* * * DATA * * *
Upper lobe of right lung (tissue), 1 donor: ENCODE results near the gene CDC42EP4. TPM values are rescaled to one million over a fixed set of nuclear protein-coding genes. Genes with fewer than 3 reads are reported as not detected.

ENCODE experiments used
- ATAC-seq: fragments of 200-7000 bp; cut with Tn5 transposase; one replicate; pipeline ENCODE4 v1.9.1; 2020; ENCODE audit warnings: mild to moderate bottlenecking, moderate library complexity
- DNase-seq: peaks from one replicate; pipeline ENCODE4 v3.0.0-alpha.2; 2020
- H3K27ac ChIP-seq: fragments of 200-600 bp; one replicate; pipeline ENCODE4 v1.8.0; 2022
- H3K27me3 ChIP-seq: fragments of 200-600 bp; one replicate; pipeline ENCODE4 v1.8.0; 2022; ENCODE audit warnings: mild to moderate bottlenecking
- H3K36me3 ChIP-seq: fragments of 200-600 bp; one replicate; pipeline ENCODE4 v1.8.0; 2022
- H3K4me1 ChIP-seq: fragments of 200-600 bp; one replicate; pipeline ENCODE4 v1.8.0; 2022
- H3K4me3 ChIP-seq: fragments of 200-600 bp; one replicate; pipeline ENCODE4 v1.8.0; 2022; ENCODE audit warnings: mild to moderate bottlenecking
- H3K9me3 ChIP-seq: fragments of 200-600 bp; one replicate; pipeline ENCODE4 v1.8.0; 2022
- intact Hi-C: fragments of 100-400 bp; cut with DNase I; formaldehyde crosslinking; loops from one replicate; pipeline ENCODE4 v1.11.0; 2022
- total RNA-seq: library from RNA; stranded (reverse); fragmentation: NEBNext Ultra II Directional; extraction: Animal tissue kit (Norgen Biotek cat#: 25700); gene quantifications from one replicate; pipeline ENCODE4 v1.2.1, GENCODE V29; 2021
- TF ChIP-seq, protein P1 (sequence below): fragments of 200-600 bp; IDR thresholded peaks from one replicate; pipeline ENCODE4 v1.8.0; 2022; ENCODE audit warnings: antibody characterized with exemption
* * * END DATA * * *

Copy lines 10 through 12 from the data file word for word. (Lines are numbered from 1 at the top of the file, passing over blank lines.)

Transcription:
- H3K9me3 ChIP-seq: fragments of 200-600 bp; one replicate; pipeline ENCODE4 v1.8.0; 2022
- intact Hi-C: fragments of 100-400 bp; cut with DNase I; formaldehyde crosslinking; loops from one replicate; pipeline ENCODE4 v1.11.0; 2022
- total RNA-seq: library from RNA; stranded (reverse); fragmentation: NEBNext Ultra II Directional; extraction: Animal tissue kit (Norgen Biotek cat#: 25700); gene quantifications from one replicate; pipeline ENCODE4 v1.2.1, GENCODE V29; 2021